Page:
Churches that specialize in reaching the next generation use cutting-edge music, movie clips, more audience participation, more interaction.  Can we, or should we, try to be just like them?  Not necessarily – we need to play our position on God’s field.  But we can watch for better ways we can do what we do with the next generation in mind.  Keep in mind that even traditional worship has changed greatly from what it used to be.  Does anyone remember the hymns back before “The Old Rugged Cross” and “What a Friend We Have in Jesus”?  Does anybody want to go back to the 55-minute hellfire sermon of 150 years ago?

            Think: What kind of music do we hear at the shopping malls, or in TV commercials?  Whom are they trying to reach?  If a mall plays music from the 80’s and 90’s, it’s trying to appeal to people 10-20 years younger than me, to make them want to stay and spend their money.  If they play music from the 70’s, they’re trying to reach me.  We don’t need to make church sound just like the radio, but churches need to think about what kind of message we want to send by the music we use in worship.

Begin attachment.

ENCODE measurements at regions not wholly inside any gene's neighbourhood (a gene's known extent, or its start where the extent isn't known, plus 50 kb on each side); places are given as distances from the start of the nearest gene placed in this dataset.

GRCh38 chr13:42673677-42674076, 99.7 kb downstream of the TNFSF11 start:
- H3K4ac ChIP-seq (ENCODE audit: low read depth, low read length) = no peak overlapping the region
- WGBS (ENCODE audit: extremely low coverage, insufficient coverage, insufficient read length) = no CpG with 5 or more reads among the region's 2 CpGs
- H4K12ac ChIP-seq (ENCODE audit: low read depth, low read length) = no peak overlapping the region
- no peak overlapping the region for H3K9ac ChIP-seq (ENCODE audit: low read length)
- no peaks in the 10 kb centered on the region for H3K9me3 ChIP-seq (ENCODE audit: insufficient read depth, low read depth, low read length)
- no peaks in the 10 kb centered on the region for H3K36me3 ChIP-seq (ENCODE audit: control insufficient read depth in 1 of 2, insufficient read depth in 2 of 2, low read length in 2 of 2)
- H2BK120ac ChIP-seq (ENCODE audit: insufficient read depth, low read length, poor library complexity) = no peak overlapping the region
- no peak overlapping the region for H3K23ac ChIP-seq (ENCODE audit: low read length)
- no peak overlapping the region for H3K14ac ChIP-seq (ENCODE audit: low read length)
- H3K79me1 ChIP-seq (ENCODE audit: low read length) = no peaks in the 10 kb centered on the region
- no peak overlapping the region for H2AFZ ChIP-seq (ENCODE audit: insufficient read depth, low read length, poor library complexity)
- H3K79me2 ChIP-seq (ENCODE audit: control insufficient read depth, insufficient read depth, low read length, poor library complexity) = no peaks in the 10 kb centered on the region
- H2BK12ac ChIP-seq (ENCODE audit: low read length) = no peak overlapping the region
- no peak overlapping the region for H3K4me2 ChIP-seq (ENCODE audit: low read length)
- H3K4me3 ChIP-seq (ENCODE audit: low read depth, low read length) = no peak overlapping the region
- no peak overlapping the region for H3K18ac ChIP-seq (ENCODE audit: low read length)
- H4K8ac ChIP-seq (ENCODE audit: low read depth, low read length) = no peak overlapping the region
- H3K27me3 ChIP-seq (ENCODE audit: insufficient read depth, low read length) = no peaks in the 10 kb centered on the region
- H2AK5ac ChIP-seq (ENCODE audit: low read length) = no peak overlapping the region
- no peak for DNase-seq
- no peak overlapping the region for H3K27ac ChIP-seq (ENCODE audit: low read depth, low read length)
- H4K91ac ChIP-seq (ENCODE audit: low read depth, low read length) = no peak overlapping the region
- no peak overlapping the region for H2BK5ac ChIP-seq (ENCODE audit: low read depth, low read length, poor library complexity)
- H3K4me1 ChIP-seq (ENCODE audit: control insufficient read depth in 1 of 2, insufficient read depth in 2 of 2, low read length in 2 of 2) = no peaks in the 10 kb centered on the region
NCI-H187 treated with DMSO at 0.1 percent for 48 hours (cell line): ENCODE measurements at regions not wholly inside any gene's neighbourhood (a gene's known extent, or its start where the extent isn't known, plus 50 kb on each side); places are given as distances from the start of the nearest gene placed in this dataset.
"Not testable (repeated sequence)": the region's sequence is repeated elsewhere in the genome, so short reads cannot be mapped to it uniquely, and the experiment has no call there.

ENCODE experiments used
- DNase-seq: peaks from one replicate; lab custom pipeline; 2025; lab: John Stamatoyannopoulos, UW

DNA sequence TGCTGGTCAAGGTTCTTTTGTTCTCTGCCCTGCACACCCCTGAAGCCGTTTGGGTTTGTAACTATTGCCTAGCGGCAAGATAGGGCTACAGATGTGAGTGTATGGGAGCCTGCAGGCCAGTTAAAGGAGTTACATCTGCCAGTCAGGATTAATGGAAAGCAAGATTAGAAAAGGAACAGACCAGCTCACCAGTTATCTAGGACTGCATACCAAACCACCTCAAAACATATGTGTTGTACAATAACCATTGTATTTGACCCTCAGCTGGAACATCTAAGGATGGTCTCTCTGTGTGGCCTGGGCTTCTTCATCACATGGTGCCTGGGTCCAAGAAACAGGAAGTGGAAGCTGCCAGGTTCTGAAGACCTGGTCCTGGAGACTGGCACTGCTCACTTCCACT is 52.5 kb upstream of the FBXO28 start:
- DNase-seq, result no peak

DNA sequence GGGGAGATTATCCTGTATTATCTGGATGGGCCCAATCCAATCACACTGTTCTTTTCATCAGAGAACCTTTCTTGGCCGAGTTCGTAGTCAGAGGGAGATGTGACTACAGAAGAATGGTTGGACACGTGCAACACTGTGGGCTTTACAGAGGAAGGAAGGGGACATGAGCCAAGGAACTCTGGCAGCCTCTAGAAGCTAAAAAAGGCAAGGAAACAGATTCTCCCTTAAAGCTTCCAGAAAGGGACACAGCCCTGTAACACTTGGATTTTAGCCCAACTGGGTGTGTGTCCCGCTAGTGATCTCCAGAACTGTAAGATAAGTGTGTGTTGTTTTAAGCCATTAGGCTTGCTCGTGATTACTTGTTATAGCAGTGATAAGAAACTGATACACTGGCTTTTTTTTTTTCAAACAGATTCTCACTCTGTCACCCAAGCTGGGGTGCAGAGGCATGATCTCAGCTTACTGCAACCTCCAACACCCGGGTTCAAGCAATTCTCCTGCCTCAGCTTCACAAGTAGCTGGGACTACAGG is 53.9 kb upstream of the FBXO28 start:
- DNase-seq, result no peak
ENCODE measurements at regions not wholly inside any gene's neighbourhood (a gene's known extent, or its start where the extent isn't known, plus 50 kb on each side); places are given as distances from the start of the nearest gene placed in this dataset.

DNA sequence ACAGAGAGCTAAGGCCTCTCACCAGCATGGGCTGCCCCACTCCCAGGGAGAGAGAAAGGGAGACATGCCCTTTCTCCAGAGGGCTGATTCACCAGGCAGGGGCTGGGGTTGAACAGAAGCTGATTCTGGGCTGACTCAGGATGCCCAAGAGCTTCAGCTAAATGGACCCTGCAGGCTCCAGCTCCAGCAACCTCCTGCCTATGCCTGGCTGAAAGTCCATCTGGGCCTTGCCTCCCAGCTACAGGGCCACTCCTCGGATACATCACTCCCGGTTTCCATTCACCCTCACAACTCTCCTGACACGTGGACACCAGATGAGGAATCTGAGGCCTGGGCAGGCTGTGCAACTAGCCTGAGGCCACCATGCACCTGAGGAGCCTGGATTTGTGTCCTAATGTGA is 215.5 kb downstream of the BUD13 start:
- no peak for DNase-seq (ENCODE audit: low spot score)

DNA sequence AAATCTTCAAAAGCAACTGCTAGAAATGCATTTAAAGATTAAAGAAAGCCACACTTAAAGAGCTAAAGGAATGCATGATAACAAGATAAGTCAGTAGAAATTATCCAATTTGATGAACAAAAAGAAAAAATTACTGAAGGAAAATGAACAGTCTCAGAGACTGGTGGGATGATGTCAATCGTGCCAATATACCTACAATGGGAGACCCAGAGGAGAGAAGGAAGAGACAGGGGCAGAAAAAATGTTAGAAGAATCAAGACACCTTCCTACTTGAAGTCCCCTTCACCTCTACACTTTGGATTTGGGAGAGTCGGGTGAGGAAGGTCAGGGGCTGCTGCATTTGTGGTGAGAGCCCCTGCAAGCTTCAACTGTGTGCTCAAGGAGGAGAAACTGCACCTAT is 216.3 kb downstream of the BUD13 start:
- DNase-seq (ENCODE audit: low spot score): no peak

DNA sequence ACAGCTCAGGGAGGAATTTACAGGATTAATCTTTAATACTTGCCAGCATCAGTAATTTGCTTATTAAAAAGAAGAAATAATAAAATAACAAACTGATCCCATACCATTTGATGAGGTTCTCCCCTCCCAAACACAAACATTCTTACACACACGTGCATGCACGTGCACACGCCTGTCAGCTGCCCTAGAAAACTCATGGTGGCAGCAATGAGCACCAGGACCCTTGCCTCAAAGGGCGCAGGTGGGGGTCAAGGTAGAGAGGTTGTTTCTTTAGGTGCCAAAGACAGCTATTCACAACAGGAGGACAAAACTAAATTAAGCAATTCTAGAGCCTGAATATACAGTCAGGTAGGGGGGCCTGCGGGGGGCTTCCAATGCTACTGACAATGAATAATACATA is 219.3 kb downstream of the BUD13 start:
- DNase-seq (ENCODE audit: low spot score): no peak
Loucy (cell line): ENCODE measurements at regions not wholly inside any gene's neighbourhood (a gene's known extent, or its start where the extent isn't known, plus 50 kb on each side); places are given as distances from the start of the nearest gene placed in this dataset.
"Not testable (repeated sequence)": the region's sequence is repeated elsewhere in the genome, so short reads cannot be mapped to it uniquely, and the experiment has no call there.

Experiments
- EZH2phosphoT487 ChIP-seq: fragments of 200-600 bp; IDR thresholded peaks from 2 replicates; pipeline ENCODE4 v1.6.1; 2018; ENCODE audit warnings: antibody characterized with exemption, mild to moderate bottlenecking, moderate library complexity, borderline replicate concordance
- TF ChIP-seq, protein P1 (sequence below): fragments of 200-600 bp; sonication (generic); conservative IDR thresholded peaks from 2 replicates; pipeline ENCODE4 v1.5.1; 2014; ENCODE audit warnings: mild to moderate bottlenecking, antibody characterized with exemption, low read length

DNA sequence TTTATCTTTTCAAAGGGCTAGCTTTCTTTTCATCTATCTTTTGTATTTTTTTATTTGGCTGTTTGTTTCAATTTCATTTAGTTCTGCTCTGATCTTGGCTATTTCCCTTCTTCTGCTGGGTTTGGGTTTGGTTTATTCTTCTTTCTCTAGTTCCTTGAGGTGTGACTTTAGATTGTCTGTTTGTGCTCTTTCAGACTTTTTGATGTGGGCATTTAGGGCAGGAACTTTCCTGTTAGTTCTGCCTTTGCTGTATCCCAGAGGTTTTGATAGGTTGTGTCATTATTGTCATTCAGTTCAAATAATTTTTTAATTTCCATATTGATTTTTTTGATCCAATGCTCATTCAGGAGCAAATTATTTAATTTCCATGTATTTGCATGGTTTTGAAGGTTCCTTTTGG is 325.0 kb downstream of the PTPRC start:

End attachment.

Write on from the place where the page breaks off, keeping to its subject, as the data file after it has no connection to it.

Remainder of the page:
Sensitivity to the culture we’re trying to reach is the second missionary strategy we need to employ.  And yet third, we must maintain our integrity.  We cannot sell out the heart of what we believe for the sake of being fashionable.  We can’t throw the Bible away and say that nothing is wrong as long as it’s done in love.  Nor can we throw away the Bible’s teachings about sin or about hell simply because they’re unpopular.  Nor can we cave in to today’s belief that Christ is only one of many valid ways to God.

            Being “all things to all people” has its limits.  We can’t compromise the Good News itself.  There are some parts of our faith that are so absolutely crucial to who we are and what we believe, that we cannot change or throw them away without destroying the very faith we are trying to communicate.